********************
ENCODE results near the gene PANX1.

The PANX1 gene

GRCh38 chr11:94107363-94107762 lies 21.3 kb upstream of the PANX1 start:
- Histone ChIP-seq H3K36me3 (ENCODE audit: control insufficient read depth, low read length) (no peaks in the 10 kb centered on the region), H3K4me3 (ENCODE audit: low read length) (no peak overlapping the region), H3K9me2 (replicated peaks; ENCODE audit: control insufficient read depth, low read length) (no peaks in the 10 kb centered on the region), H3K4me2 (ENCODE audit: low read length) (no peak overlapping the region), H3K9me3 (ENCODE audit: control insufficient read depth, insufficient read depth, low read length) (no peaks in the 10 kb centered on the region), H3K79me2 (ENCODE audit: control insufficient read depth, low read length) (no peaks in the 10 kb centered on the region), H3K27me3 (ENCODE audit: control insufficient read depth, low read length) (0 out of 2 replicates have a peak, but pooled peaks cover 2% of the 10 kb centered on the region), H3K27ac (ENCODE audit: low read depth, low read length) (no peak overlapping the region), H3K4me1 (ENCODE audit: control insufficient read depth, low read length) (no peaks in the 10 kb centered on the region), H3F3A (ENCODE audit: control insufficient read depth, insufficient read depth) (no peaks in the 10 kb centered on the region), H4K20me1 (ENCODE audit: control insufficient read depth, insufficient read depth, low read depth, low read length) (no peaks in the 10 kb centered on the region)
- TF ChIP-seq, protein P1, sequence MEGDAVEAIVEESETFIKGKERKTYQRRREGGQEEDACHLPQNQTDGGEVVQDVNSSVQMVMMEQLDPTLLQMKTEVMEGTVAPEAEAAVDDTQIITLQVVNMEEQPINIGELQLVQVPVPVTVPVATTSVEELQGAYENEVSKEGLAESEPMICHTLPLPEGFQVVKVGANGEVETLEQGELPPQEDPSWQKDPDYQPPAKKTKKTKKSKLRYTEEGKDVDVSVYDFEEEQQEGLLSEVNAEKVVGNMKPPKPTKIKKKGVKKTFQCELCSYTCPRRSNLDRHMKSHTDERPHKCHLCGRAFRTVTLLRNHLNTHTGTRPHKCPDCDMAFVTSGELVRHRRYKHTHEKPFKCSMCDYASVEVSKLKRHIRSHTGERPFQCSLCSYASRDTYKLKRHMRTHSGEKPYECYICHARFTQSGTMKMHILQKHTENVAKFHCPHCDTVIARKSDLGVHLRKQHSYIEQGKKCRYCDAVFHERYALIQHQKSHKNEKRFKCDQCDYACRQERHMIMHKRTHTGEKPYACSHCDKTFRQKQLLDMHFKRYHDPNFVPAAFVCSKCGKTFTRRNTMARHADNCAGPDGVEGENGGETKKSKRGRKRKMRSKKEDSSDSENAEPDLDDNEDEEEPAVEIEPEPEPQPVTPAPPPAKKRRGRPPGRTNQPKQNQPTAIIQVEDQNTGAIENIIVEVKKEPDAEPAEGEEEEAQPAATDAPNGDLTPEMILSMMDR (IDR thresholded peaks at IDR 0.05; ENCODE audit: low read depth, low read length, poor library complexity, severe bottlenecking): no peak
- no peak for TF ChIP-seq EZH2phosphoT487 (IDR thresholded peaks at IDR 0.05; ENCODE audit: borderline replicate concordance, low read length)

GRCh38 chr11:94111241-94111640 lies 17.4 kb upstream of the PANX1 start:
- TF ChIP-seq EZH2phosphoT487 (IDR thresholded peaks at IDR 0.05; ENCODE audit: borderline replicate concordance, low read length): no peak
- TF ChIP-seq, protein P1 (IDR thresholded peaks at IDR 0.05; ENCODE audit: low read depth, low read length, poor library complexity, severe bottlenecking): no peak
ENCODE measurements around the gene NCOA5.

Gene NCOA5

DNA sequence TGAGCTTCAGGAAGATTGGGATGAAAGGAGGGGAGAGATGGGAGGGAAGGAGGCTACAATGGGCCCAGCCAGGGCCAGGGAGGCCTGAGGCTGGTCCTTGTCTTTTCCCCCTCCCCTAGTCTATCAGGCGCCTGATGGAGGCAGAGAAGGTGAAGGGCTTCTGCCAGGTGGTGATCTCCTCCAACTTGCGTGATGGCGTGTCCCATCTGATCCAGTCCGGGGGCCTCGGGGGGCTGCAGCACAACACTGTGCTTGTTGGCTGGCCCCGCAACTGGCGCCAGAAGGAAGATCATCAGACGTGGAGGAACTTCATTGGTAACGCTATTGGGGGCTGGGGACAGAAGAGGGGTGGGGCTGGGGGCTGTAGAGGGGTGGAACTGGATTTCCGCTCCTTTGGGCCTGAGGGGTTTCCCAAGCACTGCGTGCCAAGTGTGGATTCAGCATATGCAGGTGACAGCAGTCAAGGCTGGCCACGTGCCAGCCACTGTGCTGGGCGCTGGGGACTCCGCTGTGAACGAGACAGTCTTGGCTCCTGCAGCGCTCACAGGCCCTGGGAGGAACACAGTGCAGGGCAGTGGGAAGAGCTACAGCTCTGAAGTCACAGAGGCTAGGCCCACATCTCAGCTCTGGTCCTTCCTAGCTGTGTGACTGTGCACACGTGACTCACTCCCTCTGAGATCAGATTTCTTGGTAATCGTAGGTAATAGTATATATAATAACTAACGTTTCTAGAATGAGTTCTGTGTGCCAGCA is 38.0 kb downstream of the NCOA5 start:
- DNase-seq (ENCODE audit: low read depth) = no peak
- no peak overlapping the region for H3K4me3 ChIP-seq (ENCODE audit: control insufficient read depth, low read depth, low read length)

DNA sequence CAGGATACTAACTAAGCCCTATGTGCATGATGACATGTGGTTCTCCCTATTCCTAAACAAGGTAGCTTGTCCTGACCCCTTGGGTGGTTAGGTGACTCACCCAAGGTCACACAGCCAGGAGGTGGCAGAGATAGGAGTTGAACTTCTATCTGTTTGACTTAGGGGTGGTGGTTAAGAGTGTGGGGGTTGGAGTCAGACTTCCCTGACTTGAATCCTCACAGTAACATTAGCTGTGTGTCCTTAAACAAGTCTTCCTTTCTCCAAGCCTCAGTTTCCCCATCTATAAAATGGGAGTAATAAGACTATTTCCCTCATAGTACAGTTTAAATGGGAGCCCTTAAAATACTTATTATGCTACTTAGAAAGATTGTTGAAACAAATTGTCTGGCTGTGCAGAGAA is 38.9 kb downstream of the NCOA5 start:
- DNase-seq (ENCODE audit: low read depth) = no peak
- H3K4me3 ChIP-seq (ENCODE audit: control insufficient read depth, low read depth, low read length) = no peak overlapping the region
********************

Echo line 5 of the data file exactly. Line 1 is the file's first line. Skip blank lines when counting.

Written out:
- TF ChIP-seq, protein P1, sequence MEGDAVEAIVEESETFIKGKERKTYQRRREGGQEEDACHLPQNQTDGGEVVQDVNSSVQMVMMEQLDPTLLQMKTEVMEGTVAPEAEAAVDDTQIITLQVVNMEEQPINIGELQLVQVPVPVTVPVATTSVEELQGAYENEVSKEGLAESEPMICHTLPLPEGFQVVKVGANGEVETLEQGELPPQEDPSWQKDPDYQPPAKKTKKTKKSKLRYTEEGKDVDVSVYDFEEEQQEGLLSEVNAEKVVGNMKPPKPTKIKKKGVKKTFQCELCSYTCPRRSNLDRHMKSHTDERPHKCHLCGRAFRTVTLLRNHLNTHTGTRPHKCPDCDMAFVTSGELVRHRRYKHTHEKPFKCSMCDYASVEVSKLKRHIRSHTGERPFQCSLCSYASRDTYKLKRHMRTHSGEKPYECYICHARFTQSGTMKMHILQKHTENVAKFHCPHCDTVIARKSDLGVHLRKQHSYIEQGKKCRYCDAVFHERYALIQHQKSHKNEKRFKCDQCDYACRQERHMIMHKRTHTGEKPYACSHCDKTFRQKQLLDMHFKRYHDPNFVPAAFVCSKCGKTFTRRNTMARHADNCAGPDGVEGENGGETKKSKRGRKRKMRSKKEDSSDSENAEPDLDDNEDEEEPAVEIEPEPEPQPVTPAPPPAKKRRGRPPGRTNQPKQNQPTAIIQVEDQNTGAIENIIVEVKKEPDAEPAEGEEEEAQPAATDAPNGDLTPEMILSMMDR (IDR thresholded peaks at IDR 0.05; ENCODE audit: low read depth, low read length, poor library complexity, severe bottlenecking): no peak